Jamie and Missy have somewhat different life histories, but they definitely share some things in common.
Missy was born in a laboratory in 1975 and used both for hepatitis vaccine testing (and likely other types of biomedical research) and also for breeding. She had four infants, but she did not get to raise any of them.
Jamie‘s early life, on the other hand, is a little more of a mystery. We believe she was born in captivity, and we were told that she was raised in a human environment by an animal trainer for the first nine years of her life. She most likely was used within the entertainment industry. Perhaps she was trained to do tricks and loaned out for birthday parties, or maybe she performed in a circus or a roadside zoo attraction.
After “growing up human” during her formative years, she was then put into biomedical testing and, like Missy and all of the Cle Elum Seven, she was used for hepatitis vaccine research. As far as we know, she was never used to breed more chimpanzees.
One somewhat random thing that these two chimpanzees have in common is the joy they seem to get out of tightrope walking.
Given Jamie’s early history, you might wonder whether she was trained to tightrope walk as a youngster, and perhaps she was.
But Missy, as far as we know, spent her entire life before coming to the sanctuary in laboratory environments, and not ones that likely had ropes or fire hose or the room to tightrope walk.
In the wild, chimpanzees do a lot of their traveling on the ground, but, when in the jungle, they do traverse through trees and vines to get from one place to another and when playing, hunting, fighting (or running away from a fight), foraging for fruit, and finding a spot for a nest. With their opposable toes, they can grip branches and vines with their feet.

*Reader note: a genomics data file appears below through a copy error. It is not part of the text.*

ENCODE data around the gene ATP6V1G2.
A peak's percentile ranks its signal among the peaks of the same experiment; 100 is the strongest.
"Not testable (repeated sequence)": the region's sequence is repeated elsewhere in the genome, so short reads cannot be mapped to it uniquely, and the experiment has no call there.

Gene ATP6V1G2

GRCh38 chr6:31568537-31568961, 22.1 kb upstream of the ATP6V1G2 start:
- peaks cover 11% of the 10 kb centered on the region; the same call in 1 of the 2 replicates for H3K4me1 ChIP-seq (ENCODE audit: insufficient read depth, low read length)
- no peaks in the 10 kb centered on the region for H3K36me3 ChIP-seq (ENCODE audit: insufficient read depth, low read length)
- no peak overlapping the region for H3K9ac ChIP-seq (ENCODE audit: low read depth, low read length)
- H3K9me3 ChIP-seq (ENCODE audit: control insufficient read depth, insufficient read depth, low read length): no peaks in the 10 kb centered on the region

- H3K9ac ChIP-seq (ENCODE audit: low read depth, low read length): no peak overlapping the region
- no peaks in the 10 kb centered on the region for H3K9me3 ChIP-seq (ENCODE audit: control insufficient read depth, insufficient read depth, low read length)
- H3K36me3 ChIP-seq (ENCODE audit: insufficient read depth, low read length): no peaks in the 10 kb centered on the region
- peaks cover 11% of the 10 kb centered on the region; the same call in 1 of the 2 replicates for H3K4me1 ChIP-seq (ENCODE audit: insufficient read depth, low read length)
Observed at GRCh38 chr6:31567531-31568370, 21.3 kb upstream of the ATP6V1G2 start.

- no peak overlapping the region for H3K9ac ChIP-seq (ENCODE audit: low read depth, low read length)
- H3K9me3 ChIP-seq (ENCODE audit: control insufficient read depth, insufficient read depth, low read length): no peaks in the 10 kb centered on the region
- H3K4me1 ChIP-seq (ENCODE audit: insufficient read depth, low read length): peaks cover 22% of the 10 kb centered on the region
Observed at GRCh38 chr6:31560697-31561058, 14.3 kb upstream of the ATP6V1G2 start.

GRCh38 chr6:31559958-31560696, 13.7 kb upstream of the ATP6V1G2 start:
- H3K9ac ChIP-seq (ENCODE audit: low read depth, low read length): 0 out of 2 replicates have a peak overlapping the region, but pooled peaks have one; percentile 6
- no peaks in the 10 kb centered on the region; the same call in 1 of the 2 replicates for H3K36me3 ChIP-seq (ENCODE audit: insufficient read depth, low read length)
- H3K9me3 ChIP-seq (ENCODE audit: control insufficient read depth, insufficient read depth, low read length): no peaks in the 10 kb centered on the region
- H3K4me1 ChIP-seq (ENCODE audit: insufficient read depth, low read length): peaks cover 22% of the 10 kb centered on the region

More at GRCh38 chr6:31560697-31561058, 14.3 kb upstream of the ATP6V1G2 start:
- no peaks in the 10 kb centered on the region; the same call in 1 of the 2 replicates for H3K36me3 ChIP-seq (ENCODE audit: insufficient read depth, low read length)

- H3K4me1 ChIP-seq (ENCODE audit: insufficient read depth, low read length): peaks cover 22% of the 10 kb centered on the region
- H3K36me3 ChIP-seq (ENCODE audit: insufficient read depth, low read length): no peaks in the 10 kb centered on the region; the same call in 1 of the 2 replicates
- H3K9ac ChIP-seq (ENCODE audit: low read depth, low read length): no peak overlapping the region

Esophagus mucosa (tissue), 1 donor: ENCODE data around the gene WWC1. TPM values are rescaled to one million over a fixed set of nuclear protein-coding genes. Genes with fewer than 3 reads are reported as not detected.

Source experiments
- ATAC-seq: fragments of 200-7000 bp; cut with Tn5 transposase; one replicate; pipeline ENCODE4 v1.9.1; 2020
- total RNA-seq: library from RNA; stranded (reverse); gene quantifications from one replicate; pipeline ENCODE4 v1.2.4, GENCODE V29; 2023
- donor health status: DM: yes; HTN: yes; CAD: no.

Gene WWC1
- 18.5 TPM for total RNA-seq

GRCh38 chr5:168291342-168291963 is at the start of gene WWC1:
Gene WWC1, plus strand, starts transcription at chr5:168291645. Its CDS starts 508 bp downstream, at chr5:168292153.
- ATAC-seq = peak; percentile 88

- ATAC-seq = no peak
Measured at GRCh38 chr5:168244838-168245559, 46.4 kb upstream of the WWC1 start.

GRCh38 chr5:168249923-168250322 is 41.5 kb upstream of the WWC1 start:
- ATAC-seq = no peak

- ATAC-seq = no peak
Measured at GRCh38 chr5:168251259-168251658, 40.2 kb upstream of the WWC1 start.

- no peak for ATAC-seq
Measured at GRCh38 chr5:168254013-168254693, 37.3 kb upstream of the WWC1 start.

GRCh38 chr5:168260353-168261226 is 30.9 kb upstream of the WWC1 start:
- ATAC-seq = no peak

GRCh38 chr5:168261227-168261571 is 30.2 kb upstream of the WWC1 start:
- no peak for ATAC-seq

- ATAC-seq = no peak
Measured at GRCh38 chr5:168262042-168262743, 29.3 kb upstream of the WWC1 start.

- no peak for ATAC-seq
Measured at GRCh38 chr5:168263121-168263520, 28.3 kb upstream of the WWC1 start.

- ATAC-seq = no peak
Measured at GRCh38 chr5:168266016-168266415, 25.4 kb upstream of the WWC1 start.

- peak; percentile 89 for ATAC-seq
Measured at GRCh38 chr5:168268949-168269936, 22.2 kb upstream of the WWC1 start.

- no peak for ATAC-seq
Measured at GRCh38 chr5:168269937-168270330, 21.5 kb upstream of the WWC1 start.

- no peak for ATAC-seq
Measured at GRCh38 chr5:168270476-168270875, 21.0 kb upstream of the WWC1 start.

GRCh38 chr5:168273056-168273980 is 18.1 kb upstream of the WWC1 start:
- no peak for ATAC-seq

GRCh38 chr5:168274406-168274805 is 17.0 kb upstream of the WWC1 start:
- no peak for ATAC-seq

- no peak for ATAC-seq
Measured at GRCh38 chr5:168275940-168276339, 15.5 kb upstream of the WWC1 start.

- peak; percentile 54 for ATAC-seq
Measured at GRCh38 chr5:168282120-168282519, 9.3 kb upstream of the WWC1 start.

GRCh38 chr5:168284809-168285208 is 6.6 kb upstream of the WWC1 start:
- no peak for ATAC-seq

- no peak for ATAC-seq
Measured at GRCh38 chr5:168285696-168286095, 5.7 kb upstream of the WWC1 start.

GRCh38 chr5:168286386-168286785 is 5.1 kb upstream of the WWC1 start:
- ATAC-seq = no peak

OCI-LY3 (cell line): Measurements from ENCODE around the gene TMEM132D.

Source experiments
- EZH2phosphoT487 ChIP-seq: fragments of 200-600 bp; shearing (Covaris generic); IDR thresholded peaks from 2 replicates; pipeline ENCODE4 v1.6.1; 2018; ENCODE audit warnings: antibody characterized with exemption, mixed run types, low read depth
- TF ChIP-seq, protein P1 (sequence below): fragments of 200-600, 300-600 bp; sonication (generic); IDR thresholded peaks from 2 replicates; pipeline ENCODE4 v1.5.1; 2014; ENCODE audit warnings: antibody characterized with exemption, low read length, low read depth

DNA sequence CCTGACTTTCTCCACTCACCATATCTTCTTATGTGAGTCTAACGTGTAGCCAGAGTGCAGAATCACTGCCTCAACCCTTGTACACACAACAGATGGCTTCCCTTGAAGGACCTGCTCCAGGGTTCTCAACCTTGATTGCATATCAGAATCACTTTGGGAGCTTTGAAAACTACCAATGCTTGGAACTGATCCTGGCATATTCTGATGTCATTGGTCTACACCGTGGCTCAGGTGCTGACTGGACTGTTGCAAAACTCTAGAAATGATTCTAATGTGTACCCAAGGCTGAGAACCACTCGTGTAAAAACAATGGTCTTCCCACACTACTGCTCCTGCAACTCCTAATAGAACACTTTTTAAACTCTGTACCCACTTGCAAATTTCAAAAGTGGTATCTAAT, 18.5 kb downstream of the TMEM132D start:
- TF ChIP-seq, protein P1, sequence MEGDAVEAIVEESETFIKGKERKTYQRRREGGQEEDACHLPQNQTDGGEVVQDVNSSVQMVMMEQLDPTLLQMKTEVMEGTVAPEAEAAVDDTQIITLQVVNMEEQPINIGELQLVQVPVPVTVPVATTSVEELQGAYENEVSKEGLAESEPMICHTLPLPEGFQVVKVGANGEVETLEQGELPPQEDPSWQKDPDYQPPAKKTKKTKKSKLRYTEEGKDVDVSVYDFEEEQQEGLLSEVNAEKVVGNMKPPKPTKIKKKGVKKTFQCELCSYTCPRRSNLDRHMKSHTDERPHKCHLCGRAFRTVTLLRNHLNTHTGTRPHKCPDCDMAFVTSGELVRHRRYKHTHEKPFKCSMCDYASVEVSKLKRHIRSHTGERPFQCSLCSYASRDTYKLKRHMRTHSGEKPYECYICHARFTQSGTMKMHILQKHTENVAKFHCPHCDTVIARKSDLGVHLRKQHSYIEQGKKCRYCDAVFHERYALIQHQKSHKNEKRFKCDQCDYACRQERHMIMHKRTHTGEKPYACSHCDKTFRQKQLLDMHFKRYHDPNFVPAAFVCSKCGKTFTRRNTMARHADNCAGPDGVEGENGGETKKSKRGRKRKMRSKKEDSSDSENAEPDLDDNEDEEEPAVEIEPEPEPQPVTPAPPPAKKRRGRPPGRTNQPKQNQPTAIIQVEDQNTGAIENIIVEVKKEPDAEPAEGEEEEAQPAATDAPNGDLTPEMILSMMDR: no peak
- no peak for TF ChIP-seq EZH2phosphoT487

Most good captive environments for great apes include ropes or fire hose so that the apes can do what comes naturally to them. If you google “tightrope walk chimp” you will find all sorts of photos of chimpanzees and (apparently mislabeled) gorillas, orangutans, and gibbons in zoos and sanctuaries.
With chimpanzees who have grown up in laboratories, you really never know what they will be comfortable with and what they may decide to ignore or even be afraid of doing. We are unlikely to ever see Foxie tightrope walk, given her avoidance of non-sturdy surfaces, but we did spot Burrito trying out this activity for the first time earlier this month (sorry, we didn’t get a photo). They are all going for year-ten firsts lately!
Jamie and Missy, though, both seem to really enjoy this activity and will do it on their own apparently just for fun. I noticed recently that they do have different styles. I think this may have to do with their individual centers of gravity.
Missy is short and can glide across a fire hose without much need for outstretched arms for balancing:
Jamie, on the other hand, is long and lean and seems to rely on quite a bit of balancing assistance from her arms:
Whatever the origins of their common interest in this activity, I’m just glad they can now do it whenever they want.